The decision to strike Miran Shah was made at a National Security Council meeting chaired by President Obama two weeks ago and was intended to “send a signal” that the United States would no longer tolerate a safe haven for the most lethal enemy of U.S. forces in Afghanistan, or Pakistan’s backing for it, said one of several U.S. officials who spoke about internal deliberations on the condition of anonymity.
The strikes were made possible by focusing intelligence collection to “allow us to pursue certain priorities,” the official said. The senior Haqqani figure, Janbaz Zadran, was selected along with other targets to “demonstrate how seriously we take the Miran Shah” threat.
Military options debated at the Sept. 29 meeting were set aside for now, officials said, including the possibility of a ground operation against Haqqani leaders similar to the raid that killed Osama bin Laden in May. Although the administration has left the raid option on the table, the potential negatives of such an operation — including the possible collapse of Pakistan’s military leadership and civilian government — are seen as far outweighing its benefits.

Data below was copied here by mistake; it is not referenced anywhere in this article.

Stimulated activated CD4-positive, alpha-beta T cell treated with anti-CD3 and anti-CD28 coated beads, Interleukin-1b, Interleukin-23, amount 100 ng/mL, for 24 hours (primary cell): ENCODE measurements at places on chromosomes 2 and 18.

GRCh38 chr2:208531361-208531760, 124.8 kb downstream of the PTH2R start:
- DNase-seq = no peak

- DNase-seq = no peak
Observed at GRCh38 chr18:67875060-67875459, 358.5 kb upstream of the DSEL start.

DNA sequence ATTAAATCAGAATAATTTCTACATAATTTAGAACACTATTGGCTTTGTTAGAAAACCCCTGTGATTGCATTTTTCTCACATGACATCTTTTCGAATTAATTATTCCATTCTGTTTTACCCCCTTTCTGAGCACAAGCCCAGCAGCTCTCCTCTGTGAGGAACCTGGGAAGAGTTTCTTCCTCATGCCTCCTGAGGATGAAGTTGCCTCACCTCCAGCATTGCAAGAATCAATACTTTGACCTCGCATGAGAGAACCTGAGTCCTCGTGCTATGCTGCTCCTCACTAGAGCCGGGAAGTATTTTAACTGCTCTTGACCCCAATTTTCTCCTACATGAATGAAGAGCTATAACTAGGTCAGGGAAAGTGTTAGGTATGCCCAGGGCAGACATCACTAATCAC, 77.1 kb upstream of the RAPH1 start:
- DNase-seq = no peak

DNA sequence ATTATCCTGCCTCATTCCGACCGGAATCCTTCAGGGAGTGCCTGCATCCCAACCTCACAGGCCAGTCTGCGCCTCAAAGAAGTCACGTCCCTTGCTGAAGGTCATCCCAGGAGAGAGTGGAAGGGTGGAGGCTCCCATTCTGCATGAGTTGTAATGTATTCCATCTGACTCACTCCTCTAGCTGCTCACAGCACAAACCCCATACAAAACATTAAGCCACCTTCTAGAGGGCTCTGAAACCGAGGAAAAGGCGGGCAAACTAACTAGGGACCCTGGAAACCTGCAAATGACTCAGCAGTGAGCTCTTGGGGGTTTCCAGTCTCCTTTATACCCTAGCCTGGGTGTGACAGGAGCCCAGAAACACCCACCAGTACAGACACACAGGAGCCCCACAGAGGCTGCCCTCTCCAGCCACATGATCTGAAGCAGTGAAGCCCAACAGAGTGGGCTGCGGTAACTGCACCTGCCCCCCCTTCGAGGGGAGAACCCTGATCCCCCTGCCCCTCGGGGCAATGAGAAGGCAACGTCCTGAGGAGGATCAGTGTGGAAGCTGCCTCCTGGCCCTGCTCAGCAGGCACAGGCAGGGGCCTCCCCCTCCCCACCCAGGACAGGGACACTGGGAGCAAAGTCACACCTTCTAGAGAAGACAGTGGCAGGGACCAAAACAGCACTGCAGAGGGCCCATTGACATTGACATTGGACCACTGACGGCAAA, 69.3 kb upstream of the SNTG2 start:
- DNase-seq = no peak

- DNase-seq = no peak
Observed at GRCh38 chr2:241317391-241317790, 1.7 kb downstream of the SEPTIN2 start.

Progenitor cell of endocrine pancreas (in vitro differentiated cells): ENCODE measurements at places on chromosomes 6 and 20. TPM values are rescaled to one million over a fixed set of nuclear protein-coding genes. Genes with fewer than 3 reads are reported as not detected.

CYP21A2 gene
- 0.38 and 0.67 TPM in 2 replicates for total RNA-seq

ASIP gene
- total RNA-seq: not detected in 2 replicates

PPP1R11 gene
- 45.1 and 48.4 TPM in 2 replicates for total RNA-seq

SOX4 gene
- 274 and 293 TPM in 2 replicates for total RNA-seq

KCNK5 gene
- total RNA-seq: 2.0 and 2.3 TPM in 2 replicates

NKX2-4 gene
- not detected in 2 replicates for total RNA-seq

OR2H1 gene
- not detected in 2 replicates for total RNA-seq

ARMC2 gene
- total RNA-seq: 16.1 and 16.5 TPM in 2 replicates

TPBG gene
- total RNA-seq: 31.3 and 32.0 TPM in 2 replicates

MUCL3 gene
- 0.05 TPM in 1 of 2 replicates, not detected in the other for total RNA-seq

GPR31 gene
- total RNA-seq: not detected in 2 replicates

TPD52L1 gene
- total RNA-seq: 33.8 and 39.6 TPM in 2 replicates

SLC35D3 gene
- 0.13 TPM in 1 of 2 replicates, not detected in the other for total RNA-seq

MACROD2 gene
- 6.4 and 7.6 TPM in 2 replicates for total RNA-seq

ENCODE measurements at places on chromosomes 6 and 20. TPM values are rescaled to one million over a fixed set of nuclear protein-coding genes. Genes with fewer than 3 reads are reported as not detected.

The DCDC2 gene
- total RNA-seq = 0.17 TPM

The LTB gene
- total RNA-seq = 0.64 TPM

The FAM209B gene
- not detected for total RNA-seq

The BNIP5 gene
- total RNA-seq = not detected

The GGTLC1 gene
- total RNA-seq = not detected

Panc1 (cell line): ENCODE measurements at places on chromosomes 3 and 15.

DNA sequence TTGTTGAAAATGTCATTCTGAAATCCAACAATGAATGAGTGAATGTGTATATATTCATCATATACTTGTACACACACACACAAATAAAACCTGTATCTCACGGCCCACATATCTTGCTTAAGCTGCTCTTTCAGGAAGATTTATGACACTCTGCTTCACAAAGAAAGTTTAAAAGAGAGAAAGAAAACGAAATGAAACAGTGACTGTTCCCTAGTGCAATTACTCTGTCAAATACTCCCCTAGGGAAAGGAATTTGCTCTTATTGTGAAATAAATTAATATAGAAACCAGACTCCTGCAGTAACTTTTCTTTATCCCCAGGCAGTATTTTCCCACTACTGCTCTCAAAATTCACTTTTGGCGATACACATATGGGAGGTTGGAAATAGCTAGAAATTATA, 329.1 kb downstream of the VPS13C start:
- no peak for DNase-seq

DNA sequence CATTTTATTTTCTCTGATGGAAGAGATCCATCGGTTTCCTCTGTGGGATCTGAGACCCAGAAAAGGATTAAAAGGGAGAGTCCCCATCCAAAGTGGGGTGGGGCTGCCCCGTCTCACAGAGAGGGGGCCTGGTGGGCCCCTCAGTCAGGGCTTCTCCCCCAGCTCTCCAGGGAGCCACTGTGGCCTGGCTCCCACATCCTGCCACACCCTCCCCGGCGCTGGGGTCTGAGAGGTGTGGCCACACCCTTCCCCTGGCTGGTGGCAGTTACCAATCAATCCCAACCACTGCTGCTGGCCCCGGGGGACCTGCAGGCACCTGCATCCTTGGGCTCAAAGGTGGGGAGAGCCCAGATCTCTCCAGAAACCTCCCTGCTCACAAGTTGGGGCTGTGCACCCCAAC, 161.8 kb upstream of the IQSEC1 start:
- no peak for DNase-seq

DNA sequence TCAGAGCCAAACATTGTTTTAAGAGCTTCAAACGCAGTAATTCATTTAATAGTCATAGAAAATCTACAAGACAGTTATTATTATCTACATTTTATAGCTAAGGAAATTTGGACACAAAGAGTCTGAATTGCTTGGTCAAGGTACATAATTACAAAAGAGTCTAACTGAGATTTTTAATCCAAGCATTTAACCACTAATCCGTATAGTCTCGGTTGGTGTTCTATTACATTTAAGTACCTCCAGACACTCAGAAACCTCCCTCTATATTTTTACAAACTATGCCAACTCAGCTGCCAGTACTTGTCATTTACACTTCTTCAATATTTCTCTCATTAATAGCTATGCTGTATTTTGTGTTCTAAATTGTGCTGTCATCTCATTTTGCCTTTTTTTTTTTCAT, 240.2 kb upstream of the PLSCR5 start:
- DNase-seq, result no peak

Even as it cracks down on the Haqqani network, the White House has authorized more intensive reconciliation efforts with its leaders and those of other Afghan insurgent groups, leaving open a track initiated in August when U.S. officials met in a Persian Gulf kingdom with Ibrahim Haqqani, the brother of the group’s patriarch. The meeting was arranged by Pakistan’s intelligence chief, Lt. Gen. Ahmed Shuja Pasha, who also attended.
Marc Grossman, the administration’s special representative for Afghanistan and Pakistan, left Sept. 30 on an extended trip to the broader South and Central Asian region in hopes of persuading governments there, including China, to join and support an international reconciliation effort.
With major international conferences on the war scheduled for Nov. 2 in Istanbul and Dec. 5 in Bonn, Germany, “what we want to do is provide an international basis of support for a political outcome in Afghanistan” that will match the military timeline adopted by NATO last November, the administration official said.
There has been widespread speculation that insurgent representatives may attend on the margins of either or both meetings, although “I wouldn’t hazard a prediction at this point,” the official said.